The external sector strengthened with the trade deficit contracting in March 2015. Earnings from exports remained largely unchanged, while expenditure on imports declined during the month compared to the previous year. During the first quarter of 2015, the trade deficit contracted marginally compared to the corresponding period of 2014 due to the increase in export earnings at a higher percentage than the increase in import expenditure. The contraction of the trade deficit, higher inflows to the services account with increased tourist earnings and inflows of workers’ remittances strengthened the current account while inflows to the financial account continued to moderate.
Earnings from exports declined marginally by 0.9 per cent, year-on-year, to US dollars 1,060 million in March 2015 from US dollars 1,070 million recorded in March 2014, the highest monthly earnings in 2014. The largest contribution to the decline in exports was from tea followed by precious metals and textiles and garments, which are categorised under agricultural, exports, mineral exports and industrial exports, respectively. Earnings from tea exports, which declined from August 2014, year on year, continued to decline by 27 per cent in March 2015 as well, reflecting continuous decline in demand from major tea importers especially Russia and the Middle East, which were severely affected by the significant decline in international oil prices. Earnings from both precious metals and textiles and garments exports reflected declines mainly due to significantly higher level of exports recorded in the corresponding month of 2014. Meanwhile, export earnings from sea food declined by 36.5 per cent during the month mainly caused by 77.6 per cent decline in sea food exports to the EU market, the main sea food market of Sri Lanka. Sri Lankan sea food exports to the EU market were restricted effective from mid-January 2015 by the European Union. Meanwhile, export earnings from spices increased by 63.3 per cent due to the higher export volumes, especially pepper and cloves. On cumulative basis, export earnings during the first three months of 2015 increased by 1.6 per cent, year-on-year, to US dollars 2,862 million. The leading markets for merchandise exports of Sri Lanka during the first three months of 2015 were the USA, UK, India, China and Germany accounting for about 51 per cent of total exports.
Table 1: Earnings from Exports
Expenditure on imports declined by 5.5 per cent, year-on-year, to US dollars 1,581 million in March 2015. This was the first decline since July 2014 and largely attributable to the 66 per cent decline in expenditure on fuel imports. Non- importation of crude oil during the month and record low level of refined petroleum product prices in the international market caused for this substantial decline in the expenditure on fuel imports. Import expenditure on fertiliser and dairy products, which declined by 48.8 per cent and 43.0 per cent, respectively, also contributed significantly for the decline in import expenditure. However, higher imports of personal motor cars in both value and volume terms, and import of a light vessel contributed mainly for the increase in consumer goods and investment goods, respectively. On cumulative basis, expenditure on imports during first three months of 2015 increased marginally by 0.9 per cent, year-on-year, to US dollars 4,792 million mainly led by consumer goods imports followed by investment goods imports. During the period of January – March 2015, the main import origins were India, China, Japan, UAE and Singapore accounting for about 61 per cent of total imports.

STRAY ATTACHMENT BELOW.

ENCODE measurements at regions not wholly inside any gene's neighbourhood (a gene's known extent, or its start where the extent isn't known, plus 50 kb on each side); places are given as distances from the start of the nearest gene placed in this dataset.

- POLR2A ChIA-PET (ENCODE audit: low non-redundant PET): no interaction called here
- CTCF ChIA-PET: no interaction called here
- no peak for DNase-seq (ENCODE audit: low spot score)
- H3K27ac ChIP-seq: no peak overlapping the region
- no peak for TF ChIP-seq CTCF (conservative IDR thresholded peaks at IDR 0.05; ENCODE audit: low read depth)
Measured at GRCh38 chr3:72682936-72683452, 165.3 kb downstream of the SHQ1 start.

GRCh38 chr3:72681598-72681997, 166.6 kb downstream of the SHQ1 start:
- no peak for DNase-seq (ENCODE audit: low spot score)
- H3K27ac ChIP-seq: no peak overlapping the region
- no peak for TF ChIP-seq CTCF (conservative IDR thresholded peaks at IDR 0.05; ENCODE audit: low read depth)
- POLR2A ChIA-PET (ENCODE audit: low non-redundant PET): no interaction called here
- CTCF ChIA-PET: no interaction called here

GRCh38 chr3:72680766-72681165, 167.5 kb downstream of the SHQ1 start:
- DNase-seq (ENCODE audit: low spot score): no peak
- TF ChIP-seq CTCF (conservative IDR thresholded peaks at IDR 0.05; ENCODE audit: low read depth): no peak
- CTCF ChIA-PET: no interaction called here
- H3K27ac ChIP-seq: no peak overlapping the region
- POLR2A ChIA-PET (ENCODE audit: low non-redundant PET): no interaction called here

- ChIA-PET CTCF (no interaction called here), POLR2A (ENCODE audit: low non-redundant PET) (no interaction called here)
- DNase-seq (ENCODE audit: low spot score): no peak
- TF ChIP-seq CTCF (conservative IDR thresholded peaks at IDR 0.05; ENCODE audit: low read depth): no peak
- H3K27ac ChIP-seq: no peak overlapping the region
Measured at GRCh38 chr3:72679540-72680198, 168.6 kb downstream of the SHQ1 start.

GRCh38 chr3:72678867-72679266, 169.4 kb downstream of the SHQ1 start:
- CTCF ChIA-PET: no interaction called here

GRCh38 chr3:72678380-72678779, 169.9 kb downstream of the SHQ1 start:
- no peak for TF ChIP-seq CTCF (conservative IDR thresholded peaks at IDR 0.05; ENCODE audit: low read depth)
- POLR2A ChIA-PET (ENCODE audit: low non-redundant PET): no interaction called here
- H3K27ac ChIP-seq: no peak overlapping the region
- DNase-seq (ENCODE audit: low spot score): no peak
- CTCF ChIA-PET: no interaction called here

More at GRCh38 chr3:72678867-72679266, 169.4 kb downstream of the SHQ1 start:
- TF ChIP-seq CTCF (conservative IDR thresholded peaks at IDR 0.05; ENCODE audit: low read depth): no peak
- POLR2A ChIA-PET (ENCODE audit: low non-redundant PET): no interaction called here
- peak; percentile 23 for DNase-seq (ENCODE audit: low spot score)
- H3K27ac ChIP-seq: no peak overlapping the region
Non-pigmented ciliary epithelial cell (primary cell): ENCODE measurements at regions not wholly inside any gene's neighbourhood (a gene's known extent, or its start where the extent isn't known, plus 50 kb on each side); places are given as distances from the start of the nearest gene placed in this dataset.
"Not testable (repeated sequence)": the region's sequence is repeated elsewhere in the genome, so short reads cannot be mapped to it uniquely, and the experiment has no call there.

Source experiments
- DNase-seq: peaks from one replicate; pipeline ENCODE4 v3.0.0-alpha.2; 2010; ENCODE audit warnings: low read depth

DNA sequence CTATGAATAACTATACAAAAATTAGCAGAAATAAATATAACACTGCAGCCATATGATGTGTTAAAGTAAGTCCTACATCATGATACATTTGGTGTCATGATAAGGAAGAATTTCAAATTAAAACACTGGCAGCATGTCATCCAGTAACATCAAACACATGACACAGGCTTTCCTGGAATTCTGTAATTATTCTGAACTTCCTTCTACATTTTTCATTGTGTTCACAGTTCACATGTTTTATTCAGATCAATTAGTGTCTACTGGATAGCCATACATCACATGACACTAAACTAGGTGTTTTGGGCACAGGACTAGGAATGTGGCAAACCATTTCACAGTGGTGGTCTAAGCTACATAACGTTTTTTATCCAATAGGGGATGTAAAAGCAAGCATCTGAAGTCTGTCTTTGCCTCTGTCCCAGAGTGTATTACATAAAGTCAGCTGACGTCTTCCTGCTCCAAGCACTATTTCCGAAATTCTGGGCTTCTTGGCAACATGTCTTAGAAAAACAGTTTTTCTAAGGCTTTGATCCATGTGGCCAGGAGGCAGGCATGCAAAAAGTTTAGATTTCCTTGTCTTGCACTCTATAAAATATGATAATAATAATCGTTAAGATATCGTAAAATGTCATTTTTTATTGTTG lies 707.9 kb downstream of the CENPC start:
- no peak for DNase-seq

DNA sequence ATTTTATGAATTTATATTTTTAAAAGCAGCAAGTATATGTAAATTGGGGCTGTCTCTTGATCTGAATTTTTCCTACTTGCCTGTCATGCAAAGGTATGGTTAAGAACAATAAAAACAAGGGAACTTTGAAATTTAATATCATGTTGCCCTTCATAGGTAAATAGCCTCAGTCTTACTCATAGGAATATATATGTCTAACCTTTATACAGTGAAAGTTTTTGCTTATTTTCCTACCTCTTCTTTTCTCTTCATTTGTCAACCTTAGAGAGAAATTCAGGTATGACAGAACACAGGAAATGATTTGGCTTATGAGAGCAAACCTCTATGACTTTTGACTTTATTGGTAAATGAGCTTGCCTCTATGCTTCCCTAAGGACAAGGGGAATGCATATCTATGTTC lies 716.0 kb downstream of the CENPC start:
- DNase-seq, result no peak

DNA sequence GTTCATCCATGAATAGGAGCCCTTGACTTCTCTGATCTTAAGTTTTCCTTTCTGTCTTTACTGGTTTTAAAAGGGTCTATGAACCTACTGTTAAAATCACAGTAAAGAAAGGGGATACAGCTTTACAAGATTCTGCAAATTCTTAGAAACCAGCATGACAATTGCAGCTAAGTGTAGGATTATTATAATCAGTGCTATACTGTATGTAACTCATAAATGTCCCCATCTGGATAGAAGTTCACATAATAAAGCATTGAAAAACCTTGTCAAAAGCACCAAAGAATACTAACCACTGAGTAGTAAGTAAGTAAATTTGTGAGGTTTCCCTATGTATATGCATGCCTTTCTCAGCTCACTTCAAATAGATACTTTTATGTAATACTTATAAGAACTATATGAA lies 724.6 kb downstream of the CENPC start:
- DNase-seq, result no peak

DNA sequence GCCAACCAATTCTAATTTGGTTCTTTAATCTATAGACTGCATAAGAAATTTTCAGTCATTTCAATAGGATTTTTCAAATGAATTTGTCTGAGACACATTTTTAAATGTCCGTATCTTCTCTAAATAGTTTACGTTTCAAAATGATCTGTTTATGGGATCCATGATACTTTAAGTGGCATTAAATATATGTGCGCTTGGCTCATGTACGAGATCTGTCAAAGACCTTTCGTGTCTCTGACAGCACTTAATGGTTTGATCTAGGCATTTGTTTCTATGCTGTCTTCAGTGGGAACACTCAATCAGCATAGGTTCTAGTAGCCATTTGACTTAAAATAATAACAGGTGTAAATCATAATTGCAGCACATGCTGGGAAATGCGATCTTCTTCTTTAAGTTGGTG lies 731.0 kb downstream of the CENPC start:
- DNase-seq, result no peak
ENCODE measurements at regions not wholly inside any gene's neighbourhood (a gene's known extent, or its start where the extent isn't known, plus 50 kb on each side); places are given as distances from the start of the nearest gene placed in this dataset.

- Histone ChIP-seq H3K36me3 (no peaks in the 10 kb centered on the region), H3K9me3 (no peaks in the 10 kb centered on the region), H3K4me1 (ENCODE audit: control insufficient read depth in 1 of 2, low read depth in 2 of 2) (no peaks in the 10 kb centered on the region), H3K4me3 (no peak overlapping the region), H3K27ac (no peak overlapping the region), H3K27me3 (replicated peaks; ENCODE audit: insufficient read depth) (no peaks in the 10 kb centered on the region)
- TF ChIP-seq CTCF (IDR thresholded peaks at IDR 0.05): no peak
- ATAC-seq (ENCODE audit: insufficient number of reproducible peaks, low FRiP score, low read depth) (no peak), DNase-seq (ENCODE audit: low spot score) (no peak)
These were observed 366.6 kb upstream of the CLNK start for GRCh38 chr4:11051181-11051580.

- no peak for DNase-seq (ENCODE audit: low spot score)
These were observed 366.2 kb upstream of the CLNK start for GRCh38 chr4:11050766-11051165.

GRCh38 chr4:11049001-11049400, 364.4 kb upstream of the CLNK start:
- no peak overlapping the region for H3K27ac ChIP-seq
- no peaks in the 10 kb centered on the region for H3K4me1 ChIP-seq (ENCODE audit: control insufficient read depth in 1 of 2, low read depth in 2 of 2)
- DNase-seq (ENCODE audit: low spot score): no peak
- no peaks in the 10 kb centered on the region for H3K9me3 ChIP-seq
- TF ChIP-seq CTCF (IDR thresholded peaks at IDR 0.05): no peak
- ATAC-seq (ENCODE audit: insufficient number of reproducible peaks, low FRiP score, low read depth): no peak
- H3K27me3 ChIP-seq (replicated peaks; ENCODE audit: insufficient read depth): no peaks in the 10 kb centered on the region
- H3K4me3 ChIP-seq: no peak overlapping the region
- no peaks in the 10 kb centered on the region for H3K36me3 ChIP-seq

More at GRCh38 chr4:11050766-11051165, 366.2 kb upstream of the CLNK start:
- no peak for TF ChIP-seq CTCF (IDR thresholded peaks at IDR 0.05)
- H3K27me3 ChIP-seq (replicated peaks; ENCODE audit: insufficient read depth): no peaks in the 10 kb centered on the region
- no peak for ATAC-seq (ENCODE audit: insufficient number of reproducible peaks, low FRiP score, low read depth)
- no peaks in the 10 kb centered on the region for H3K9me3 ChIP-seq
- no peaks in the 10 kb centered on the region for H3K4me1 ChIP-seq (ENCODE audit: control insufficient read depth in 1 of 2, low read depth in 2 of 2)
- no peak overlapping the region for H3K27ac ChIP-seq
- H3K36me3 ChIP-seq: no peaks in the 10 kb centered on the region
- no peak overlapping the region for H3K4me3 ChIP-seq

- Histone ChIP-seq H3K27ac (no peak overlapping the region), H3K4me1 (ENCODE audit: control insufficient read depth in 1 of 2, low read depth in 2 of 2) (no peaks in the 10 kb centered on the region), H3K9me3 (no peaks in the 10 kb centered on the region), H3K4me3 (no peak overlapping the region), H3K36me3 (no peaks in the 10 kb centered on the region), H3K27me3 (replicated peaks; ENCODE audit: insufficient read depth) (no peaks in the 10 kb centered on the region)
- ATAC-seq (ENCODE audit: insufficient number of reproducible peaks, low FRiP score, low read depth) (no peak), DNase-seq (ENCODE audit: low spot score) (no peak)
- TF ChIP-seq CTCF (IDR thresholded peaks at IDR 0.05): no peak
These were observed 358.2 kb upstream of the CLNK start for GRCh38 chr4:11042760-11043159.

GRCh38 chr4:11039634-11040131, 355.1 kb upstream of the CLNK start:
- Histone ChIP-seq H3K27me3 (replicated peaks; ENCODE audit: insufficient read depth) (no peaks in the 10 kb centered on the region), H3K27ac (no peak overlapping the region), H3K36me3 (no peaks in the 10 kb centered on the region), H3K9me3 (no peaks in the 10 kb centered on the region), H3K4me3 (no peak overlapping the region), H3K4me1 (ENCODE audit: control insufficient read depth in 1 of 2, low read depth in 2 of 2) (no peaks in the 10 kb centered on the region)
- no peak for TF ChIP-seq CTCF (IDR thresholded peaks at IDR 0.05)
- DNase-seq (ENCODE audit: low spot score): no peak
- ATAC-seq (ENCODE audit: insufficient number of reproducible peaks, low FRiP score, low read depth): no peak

Table 2: Expenditure on Imports
Figure 1: Export and Import Performance
The trade deficit in March 2015 contracted by 13.5 per cent, year on year, following eight consecutive expansions recorded from July 2014. In cumulative basis, trade deficit during the first three months of 2015 declined by 0.1 per cent to US dollars 1,931 million.
Earnings from Tourism
Tourist arrivals grew at a rate of 18.0 per cent, year-on-year, to 157,051 in March 2015. Accordingly, tourist arrivals during the first quarter of the year amounted to 478,838 recording a year-on-year growth of 13.6 per cent. Earnings from tourism1 are estimated to have recorded a year-on-year growth of 13.6 per cent to US dollars 762.3 million during the first three months of 2015, compared to the cumulative earning of US dollars 671.0 million during the corresponding period of 2014. The top five sources of tourist arrivals in March 2015 were India, UK, Germany, China and France, accounting for 49.3 per cent of total tourist arrivals during the month.